The electroless deposition technique requires the formation of the catalytically active surface prior to the autocatalytic reduction of nickel (II) to nickel metal on the surface. The nature of the catalyst added to generate the catalytically active substrate surface is dependent on the substrate, and for noble metals and non-metals, the common catalyst is a palladium species. A particularly effective system uses stannous chloride and palladium chloride to form the catalytically active surface. Typically, a colloid is formed from a reaction of palladium chloride and stannous chloride in the presence of excess hydrochloric acid to treat the surface for electroless plating of nickel.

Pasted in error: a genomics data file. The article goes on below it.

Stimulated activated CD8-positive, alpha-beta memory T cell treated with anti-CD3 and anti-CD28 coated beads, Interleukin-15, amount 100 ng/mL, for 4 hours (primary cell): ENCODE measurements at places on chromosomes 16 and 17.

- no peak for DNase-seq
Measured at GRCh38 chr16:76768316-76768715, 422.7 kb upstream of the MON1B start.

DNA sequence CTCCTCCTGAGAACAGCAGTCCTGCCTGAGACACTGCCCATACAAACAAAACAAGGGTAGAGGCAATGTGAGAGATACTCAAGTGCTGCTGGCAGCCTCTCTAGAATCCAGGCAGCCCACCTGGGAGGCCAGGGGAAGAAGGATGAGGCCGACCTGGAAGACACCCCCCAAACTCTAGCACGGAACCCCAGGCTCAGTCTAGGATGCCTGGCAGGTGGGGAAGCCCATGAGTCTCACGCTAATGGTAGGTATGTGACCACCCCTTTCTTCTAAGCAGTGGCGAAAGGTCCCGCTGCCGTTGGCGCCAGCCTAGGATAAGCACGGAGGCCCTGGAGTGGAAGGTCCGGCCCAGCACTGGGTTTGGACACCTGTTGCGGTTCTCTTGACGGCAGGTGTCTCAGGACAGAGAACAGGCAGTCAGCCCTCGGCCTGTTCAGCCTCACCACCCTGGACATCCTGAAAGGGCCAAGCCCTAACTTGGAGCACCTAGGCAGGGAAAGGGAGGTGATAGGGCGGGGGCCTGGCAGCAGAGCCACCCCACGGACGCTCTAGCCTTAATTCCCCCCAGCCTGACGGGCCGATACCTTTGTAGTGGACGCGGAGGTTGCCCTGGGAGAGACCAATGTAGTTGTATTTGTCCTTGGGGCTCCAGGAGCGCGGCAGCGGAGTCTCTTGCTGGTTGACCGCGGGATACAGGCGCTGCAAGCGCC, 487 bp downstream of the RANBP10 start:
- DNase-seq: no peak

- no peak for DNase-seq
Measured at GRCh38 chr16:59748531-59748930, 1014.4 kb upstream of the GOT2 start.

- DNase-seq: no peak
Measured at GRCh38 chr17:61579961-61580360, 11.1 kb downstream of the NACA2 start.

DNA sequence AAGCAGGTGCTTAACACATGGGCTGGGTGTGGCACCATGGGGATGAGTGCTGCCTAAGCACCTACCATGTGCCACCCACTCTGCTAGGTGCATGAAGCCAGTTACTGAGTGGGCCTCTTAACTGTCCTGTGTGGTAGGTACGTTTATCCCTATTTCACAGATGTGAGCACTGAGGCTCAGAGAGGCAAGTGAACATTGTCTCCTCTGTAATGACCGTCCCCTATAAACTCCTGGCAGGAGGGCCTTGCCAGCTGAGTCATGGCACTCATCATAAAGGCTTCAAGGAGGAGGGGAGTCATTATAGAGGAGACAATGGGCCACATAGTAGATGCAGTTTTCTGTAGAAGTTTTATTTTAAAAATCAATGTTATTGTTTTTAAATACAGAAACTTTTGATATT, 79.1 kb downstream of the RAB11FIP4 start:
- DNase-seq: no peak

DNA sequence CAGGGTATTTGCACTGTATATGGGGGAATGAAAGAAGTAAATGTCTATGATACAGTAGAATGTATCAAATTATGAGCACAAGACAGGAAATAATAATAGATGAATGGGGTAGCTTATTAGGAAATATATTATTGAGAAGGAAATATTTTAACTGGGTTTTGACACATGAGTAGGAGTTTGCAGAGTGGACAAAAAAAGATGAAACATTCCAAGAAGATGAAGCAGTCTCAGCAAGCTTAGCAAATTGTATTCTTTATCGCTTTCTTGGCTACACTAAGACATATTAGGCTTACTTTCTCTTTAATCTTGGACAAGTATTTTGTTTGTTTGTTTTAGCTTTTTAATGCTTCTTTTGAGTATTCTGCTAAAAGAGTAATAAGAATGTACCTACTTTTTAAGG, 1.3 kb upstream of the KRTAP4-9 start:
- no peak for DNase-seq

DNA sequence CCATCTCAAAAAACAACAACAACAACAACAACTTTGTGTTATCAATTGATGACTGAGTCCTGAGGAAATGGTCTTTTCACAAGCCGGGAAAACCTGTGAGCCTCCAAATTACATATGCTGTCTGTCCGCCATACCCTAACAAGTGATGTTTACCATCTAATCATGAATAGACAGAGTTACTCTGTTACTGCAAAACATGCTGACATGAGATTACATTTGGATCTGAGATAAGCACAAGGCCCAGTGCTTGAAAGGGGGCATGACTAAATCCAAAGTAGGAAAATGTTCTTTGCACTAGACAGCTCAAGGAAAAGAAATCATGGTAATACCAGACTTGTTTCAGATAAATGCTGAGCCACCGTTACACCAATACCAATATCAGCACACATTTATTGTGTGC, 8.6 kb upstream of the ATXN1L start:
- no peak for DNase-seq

In addition to the catalyst to form the active surface, a typical deposition bath requires a complexing agent, a pH regulator, an accelerator, a stabilizer, a buffer, a wetting agent and a reducing agent to achieve a desired metal coating. This complex mixture unfortunately results in a waste stream that is complicated to process. A typical electroless nickel bath is spent after three or four turnovers at which time it is considered waste. This spent bath typically contains nickel at a concentration of more than 5,000 mg per liter, unreacted reducing agent, oxidized reducing agent, and all of the other components previously mentioned. The spent bath is usually treated with hydrated lime to precipitate nickel salts and the remainder of the sludge, which still has significant quantities of nickel, is frequently sent to a landfill with potential environmental risks and, in the United States, an economic risk to the generator of the waste stream.
Numerous studies directed toward the reduction and treatment of waste from electroless nickel plating processes have been carried out and are in progress. The direction of these studies include alternate plating chemistries, plate out of residual nickel, ion exchange and electrodialysis.